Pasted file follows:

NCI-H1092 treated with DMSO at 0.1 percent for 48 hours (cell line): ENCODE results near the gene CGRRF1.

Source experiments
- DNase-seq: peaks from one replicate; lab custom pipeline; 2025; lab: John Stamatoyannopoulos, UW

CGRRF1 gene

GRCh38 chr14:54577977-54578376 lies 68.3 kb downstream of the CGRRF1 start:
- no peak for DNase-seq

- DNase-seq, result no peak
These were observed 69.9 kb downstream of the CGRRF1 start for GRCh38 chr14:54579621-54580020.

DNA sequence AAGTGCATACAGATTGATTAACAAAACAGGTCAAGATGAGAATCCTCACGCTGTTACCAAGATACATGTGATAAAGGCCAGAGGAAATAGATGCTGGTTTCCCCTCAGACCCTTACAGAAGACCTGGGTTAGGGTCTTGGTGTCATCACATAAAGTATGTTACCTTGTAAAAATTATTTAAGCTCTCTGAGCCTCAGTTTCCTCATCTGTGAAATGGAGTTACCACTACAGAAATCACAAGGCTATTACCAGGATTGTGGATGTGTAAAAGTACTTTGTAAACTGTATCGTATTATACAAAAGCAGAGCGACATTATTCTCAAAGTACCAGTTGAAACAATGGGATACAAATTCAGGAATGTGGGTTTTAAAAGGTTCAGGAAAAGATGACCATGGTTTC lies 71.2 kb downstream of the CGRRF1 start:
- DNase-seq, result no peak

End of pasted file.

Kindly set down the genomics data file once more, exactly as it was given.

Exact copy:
NCI-H1092 treated with DMSO at 0.1 percent for 48 hours (cell line): ENCODE results near the gene CGRRF1.

Source experiments
- DNase-seq: peaks from one replicate; lab custom pipeline; 2025; lab: John Stamatoyannopoulos, UW

CGRRF1 gene

GRCh38 chr14:54577977-54578376 lies 68.3 kb downstream of the CGRRF1 start:
- no peak for DNase-seq

- DNase-seq, result no peak
These were observed 69.9 kb downstream of the CGRRF1 start for GRCh38 chr14:54579621-54580020.

DNA sequence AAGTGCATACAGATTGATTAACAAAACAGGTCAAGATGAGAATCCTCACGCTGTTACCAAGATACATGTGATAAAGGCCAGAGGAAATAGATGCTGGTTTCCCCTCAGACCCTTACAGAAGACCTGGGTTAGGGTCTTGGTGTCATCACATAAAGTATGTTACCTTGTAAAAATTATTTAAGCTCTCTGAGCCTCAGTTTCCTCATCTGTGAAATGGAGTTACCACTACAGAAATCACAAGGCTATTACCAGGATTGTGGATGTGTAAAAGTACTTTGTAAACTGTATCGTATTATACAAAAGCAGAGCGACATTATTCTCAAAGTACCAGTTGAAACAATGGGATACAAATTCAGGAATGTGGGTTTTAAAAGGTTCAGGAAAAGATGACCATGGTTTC lies 71.2 kb downstream of the CGRRF1 start:
- DNase-seq, result no peak